Beetle Queen

Please note that this review may contain spoilers for Beetle Boy. You can read my review of this novel [here].

Beetle Queen (also published under the title Revenge of the Beetle Queen) was written by M.G. Leonard and first published in 2017. It forms the second part of The Battle of the Beetles Trilogy, following Beetle Boy (2016) and preceding Battle of the Beetles (2018). The story picks up a couple of months after the events of the first book and follows the continuing adventures of Darkus Cuttle and his hyper-intelligent rhinoceros beetle, Baxter. Because of this, I would strongly recommend reading the books in sequences to fully appreciate them.

Darkus managed to rescue his father from the clutches of the evil Lucretia Cutter, but he knows that the monstrous fashionista is planning something big. The paper reports that she is designing dresses that will be worn by every actress who has been nominated at the Film Awards in LA. Darkus does not know what Cutter will do when all of those cameras are turned on her, but it can’t possibly be good.

However, his snooping is hampered by his father. Bartholomew Cuttle knows how dangerous Cutter can be. She very nearly killed Darkus the last time they met and he doesn’t want to risk losing him. Bartholomew is keen to whisk his son away to live in the countryside but Darkus can’t allow that. He could never run away and leave his new human and beetle friends in danger.

When a close friend is badly injured by Lucretia Cutter and his father vanishes once again, Darkus knows that he has to act. With the help of Uncle Max, Virginia, Bertolt and their best beetle friends, they set off on an epic adventure that takes them from frozen Greenland to the bright lights of Hollywood. They know that they need to act fast. Lucrecia Cutter needs to be stopped before she can move her evil plan into its next stage…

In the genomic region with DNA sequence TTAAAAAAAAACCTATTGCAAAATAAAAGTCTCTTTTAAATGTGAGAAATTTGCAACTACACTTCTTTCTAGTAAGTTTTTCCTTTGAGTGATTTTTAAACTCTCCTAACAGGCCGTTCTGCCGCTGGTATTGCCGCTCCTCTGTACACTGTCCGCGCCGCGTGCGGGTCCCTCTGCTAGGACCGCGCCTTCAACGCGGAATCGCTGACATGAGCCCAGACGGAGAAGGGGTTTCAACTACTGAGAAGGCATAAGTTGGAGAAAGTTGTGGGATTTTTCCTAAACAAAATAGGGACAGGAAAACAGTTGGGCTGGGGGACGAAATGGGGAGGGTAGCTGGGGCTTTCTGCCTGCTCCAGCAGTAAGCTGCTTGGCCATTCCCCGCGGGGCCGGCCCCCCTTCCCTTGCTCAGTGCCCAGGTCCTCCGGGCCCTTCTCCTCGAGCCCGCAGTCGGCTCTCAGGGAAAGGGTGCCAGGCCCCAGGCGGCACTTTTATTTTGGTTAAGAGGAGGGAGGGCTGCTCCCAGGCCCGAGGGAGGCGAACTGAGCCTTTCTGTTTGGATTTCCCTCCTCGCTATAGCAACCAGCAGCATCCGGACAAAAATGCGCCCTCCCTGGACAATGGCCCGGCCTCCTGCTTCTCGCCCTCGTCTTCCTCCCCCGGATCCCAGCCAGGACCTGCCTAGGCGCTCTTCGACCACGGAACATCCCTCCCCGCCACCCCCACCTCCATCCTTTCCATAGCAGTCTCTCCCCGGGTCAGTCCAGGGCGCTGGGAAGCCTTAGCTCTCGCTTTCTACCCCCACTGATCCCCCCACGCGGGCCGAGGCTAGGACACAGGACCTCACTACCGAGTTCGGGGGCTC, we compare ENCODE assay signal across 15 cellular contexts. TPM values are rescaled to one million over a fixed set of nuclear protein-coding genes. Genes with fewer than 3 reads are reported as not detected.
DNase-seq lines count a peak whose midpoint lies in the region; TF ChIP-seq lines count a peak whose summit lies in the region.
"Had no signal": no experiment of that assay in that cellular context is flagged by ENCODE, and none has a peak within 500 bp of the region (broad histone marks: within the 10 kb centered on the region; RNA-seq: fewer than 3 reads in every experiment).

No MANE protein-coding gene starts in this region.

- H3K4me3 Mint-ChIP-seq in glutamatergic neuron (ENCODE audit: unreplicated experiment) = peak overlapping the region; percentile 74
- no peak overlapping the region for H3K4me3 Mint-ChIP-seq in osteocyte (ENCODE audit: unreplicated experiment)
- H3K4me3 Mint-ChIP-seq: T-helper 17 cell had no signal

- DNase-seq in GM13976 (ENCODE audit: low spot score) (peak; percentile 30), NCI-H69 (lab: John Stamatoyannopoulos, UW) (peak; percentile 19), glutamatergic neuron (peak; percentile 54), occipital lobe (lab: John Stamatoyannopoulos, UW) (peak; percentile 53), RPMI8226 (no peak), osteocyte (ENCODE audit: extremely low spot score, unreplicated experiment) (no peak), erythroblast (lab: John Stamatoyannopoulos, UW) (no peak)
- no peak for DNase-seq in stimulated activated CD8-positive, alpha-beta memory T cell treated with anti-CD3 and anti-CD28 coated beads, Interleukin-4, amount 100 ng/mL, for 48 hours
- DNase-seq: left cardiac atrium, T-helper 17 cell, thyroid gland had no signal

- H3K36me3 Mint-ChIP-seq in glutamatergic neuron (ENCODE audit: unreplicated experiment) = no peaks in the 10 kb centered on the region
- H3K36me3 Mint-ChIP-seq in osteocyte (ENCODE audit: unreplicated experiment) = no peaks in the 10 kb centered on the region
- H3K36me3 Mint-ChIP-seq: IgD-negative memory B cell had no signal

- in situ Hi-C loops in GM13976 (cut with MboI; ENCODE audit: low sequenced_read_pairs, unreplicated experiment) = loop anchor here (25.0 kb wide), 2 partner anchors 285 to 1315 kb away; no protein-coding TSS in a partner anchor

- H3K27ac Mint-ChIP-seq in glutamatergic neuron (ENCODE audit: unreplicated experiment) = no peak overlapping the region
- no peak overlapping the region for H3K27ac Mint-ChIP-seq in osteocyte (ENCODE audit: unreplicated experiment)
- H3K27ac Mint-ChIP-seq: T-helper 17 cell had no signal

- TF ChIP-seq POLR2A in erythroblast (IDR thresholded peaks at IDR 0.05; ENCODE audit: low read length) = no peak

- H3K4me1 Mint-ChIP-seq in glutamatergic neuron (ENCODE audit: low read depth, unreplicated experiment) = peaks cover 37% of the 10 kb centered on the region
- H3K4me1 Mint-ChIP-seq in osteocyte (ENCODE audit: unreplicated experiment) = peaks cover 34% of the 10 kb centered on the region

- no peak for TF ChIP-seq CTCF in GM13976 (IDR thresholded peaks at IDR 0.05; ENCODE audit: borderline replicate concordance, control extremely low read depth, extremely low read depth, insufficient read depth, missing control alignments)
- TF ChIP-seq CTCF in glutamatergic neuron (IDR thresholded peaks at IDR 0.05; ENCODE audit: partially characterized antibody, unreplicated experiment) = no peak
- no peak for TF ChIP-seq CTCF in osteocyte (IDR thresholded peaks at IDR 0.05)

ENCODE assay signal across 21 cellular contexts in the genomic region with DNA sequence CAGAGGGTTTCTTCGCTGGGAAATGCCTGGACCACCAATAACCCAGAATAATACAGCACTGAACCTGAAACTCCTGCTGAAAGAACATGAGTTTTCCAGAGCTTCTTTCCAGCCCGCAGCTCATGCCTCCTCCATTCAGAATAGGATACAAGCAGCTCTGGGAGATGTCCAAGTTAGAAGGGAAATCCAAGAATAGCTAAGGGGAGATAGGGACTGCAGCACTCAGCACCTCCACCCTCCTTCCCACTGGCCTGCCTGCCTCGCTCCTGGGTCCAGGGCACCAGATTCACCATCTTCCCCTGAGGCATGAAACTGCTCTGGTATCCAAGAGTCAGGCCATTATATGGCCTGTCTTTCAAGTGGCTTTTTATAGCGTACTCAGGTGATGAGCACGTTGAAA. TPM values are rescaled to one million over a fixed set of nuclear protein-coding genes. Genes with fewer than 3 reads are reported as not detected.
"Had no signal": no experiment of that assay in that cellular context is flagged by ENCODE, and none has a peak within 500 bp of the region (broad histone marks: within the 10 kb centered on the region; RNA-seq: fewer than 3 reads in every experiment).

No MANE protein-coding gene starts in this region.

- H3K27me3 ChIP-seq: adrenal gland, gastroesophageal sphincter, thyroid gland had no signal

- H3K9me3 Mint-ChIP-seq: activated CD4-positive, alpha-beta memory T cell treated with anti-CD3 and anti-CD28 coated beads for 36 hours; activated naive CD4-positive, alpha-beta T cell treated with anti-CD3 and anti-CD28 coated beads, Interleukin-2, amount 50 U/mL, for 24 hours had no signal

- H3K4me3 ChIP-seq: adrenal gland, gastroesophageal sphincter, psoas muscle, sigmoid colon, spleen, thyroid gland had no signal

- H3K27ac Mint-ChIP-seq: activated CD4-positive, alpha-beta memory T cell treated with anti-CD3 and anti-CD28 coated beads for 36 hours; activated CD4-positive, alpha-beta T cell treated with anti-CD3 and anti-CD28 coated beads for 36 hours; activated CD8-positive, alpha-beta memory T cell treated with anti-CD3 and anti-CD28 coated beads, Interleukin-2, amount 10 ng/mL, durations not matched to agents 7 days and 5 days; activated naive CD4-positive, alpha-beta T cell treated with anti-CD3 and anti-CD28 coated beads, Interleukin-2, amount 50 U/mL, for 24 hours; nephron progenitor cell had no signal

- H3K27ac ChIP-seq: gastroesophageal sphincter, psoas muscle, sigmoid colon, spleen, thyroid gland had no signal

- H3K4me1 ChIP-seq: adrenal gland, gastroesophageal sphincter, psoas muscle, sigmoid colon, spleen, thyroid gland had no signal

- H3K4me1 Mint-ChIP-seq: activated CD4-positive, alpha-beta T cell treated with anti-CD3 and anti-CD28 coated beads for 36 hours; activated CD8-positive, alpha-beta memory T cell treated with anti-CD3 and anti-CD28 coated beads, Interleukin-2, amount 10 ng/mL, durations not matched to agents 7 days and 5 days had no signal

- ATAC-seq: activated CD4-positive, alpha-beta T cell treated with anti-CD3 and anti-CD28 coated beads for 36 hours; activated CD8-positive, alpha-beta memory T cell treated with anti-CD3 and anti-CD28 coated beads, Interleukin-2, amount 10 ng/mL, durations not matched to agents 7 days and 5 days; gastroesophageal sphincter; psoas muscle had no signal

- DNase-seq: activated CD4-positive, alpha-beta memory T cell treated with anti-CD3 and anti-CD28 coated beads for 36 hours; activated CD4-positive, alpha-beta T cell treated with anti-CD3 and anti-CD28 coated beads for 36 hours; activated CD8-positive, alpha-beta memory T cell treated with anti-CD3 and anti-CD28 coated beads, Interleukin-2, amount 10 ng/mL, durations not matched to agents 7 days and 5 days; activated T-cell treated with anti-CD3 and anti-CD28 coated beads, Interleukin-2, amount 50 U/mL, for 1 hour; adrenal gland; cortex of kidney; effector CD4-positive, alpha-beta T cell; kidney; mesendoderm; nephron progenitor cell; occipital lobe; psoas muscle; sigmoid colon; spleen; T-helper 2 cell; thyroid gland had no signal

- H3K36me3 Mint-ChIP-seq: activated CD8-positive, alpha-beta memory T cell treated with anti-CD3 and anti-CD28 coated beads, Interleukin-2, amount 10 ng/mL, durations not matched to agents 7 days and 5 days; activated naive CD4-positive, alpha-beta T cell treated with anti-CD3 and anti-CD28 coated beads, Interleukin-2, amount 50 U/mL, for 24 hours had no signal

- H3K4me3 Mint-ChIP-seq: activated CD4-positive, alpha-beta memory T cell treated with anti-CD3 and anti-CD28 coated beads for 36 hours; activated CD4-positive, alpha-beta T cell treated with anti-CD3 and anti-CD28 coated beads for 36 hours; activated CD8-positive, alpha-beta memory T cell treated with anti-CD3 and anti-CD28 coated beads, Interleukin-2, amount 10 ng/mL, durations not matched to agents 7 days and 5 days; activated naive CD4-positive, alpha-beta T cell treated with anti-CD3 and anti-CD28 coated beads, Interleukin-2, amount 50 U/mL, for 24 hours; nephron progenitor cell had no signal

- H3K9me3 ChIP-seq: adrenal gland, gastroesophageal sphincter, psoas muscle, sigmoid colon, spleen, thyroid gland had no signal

As you may be able to tell, I like insects. One of my own BBFs was even obliging enough to pose for the picture above. I was also really taken by Beetle Boy when I discovered it earlier this year. Because I loved the first book so much, I was a little apprehensive about reading the sequel. However, I am pleased to say that it is equally as good.

As with its prequel, Beetle Queen is a surprisingly educational novel. While large insects can be intimating, its goal is to teach young readers how wonderful and fascinating beetles can be. While the beetles that appear in this story are hybrids, the story still focuses on the things that make every species unique and interesting. However, Beetle Queen also goes a step further than this as it broaches subjects such as entomophagy, insect farming, historical cases of clothing made from beetles and the dangers of introducing non-native species to an eco-system. Despite the fact that some of these themes are quite complex, the novel presents them in a way that is really easy to digest and even includes a helpful glossary to further explain the technical terms.

The plot of Beetle Queen is fast-paced and really hits the ground running, alternating between scenes that focus on Darkus’s investigation and Novak’s observations of her Mater. The story still very much has the feel of a Roald Dahl novel and is wonderfully original. It does a great job of making Darkus’s world feel lively and colourful, balancing exciting scenes with light (and occasionally gross) humour.